Romney super PAC going up in Minnesota, New Mexico: As noted above, Restore Our Future is taking its turn at expanding the map, launching a $1.8 million ad buy in Minnesota and New Mexico.

The ads will cycle between a positive spot on Romney helping find his business partner's missing teenage daughter and a negative spot hitting Obama's handling of the economy.

Minnesota has been looking more and more competitive in recent days, with one poll showing Romney within the margin of error. New Mexico has been basically ignored for the entire campaign, even though it went narrowly for President Bush in 2004.

Obama won New Mexico by 15 points in 2008 and figures to do well again, given the state's large Hispanic population. Most polling, including a recent Albuquerque Journal poll that had Obama up nine points, has shown Obama ahead by around double digits.

Mourdock poll shows virtual tie: Internal polling for Indiana GOP Senate candidate Richard Mourdock's campaign shows he remains in a virtual tie with Rep. Joe Donnelly (D-Ind.) a week after Mourdock's controversial comments about rape and pregnancy.

The new numbers, shared with The Fix, put Mourdock at 45 percent and Donnelly at 44 percent. The pollster, McLaughlin and Associates, surveyed 600 likely voters on Monday and Tuesday.

Last week, a Mourdock internal poll put both men at 44 percent, while a Democratic poll showed Donnelly ahead by seven points.

The new poll shows Romney carrying the state 57 percent to 39 percent. 

Fixbits:

More expanding the map news: A Detroit News poll of Michigan shows Romney within the margin of error.

Romney ignores questions on his past position in favor of replacing FEMA with something from the private sector.

Sen. John McCain (R-Ariz.) keeps attacking Obama on Libya -- this time at a storm relief event in Ohio.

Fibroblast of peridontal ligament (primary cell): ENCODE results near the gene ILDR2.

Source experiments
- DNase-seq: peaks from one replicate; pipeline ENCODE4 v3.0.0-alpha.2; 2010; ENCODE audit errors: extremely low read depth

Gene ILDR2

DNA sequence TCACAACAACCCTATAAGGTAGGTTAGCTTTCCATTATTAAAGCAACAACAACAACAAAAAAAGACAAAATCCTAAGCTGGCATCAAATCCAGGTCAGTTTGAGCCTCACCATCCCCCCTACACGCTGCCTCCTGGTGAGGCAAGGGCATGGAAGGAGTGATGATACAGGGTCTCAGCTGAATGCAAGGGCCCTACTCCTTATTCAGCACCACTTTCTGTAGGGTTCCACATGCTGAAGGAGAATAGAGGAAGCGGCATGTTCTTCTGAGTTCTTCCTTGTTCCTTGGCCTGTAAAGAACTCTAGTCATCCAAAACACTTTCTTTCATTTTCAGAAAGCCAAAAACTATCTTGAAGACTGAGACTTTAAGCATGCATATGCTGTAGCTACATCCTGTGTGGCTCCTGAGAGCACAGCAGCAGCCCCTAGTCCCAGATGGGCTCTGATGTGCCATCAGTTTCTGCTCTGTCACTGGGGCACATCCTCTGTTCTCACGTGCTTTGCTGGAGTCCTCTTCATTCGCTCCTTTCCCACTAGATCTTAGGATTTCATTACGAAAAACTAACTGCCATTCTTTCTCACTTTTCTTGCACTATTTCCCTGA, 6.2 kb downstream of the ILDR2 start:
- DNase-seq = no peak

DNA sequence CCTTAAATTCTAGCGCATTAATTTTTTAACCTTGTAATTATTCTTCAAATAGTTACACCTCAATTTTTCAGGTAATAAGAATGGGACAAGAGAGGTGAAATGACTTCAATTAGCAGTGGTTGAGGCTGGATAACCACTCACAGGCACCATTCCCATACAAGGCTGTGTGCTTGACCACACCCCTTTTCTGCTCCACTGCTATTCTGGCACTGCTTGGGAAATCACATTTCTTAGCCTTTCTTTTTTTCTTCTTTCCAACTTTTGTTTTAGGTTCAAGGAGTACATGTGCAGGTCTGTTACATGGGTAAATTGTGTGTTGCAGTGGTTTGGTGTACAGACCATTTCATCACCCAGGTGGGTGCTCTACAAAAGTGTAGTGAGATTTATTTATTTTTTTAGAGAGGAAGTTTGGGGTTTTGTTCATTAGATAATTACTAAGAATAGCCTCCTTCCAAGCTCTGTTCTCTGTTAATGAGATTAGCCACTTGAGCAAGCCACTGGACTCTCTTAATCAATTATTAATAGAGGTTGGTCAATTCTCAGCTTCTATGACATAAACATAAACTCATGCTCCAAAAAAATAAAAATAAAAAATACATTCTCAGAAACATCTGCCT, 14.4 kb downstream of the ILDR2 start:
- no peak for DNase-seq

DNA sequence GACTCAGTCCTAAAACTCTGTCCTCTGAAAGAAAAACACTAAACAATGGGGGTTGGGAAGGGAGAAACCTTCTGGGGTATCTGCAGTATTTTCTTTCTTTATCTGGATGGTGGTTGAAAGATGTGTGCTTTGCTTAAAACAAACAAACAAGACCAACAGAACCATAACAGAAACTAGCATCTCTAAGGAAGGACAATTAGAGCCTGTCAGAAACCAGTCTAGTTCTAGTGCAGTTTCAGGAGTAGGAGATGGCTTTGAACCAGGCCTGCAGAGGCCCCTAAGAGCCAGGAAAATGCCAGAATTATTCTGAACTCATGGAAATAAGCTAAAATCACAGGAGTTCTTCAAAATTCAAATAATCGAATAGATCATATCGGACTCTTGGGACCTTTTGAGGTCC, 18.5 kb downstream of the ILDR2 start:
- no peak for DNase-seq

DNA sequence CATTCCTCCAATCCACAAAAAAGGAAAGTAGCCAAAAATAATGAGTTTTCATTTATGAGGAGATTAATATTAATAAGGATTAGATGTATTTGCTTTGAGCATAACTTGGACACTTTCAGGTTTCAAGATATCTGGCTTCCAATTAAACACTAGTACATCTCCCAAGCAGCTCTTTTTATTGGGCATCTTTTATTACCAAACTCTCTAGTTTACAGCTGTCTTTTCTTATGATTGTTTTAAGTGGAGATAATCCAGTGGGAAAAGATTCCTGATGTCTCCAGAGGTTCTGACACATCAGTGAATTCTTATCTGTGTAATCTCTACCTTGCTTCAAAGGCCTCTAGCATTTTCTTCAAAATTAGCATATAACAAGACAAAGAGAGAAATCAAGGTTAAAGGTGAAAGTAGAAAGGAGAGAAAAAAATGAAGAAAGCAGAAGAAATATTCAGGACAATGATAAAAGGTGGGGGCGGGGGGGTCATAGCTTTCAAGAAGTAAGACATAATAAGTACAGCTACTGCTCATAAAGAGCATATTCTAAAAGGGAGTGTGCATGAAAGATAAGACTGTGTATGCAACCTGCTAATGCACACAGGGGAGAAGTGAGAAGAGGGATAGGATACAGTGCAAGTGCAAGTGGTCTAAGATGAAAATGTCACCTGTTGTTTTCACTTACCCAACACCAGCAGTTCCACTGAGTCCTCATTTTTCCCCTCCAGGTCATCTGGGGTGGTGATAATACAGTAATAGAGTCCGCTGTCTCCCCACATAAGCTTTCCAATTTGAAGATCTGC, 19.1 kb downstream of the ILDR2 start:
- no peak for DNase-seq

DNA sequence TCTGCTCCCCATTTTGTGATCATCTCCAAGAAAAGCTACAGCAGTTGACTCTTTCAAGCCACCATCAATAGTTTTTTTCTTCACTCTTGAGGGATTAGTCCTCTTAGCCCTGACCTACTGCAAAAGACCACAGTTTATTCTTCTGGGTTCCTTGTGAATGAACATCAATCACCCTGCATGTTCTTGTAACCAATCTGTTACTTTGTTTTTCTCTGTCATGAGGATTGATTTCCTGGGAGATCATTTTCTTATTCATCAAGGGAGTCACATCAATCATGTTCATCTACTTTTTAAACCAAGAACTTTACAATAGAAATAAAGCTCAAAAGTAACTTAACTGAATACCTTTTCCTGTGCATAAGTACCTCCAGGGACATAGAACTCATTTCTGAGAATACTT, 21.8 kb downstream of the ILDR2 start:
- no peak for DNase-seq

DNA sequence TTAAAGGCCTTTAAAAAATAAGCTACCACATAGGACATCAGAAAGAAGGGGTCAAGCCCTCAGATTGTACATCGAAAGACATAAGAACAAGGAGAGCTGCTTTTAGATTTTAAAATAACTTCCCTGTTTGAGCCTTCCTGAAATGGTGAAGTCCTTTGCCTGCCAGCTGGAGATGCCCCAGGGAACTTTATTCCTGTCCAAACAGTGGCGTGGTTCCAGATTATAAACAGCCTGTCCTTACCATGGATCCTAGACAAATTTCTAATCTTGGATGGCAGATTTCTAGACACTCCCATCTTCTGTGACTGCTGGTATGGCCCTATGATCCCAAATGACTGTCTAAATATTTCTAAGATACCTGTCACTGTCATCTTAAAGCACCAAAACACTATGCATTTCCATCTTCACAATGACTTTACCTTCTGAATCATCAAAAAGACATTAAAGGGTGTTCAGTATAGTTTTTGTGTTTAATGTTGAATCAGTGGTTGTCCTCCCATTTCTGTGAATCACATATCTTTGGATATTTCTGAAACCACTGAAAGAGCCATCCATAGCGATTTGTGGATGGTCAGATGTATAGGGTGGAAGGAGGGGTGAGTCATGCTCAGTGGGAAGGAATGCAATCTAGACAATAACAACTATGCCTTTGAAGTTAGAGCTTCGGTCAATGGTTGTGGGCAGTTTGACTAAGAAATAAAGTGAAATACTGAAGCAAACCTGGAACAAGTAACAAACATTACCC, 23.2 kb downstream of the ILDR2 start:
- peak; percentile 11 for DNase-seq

"Brownie" attacks Obama too -- on storm relief.

Obama's campaign says it is only making ad buys in states like Pennsylvania and Michigan because it wants to match any spending by Republicans.

Sandy's biggest electoral effect could be in the Philadelphia area.

New York may move some polling sites if existing locations can't be used on Nov. 6.

Early voting in Ohio proceeded apace before and after Sandy.

Fairfax County, a big Democratic area in Northern Virginia, re-opened in-person absentee voting on Tuesday afternoon.

Atlantic City Mayor Lorenzo Langford (D) hits back at New Jersey Gov. Chris Christie (R) over Christie's Sandy-related criticism.

Sen. Marco Rubio (R-Fla.) records a robocall for his embattled friend, Rep. David Rivera (R-Fla.).

A new poll shows Rep. David Cicilline (D-R.I.) is again in a virtual tie with Republican Brendan Doherty.

Must-reads:

"Millions pouring into tight Senate races" -- Paul Kane, Washington Post

"Why Romney’s Inaccurate Auto Ad May Be Smart Politics" -- Alex Altman, Time

"In San Diego, Gay Republican Finds He Can’t Count on Gay and Lesbian Vote" -- Ian Lovett, New York Times 

"The Nate Silver backlash" -- Ezra Klein, Washington Post

Also on The Fix

Obama hitting the airwaves in Michigan